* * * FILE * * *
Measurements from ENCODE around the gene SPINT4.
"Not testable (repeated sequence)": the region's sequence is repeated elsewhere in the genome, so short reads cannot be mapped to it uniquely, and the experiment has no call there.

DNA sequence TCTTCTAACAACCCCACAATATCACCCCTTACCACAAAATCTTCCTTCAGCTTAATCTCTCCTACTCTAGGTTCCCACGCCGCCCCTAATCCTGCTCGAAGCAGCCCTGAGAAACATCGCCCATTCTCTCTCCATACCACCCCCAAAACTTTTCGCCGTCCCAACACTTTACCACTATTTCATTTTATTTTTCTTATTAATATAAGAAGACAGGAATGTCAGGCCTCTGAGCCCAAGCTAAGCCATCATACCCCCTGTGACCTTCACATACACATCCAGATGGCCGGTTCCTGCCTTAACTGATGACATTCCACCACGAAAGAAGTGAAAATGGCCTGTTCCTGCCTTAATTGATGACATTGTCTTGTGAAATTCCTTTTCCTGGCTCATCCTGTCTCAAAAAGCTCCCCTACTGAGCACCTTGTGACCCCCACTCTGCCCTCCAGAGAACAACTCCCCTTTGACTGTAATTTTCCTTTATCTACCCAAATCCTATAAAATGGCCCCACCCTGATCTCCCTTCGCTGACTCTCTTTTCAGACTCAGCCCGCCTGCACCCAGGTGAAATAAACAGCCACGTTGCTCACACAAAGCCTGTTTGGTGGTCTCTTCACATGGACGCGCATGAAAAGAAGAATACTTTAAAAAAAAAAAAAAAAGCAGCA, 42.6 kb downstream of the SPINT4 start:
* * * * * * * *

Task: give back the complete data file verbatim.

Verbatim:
Measurements from ENCODE around the gene SPINT4.
"Not testable (repeated sequence)": the region's sequence is repeated elsewhere in the genome, so short reads cannot be mapped to it uniquely, and the experiment has no call there.

DNA sequence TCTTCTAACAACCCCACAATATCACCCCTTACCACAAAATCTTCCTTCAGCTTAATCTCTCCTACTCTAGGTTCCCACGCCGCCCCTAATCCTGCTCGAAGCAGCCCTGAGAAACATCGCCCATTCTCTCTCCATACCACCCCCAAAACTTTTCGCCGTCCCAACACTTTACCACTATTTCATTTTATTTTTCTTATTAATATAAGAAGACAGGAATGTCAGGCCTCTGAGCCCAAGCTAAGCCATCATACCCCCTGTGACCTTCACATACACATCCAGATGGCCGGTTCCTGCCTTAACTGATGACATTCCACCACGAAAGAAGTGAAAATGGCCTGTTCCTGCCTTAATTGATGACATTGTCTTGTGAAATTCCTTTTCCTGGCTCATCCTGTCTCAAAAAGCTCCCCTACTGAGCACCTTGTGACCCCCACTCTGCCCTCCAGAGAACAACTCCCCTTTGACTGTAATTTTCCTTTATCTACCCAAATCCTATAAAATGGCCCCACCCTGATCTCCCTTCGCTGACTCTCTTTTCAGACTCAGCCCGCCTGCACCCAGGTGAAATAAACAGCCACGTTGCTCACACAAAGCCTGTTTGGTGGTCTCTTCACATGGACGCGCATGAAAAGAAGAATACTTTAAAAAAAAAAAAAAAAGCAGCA, 42.6 kb downstream of the SPINT4 start: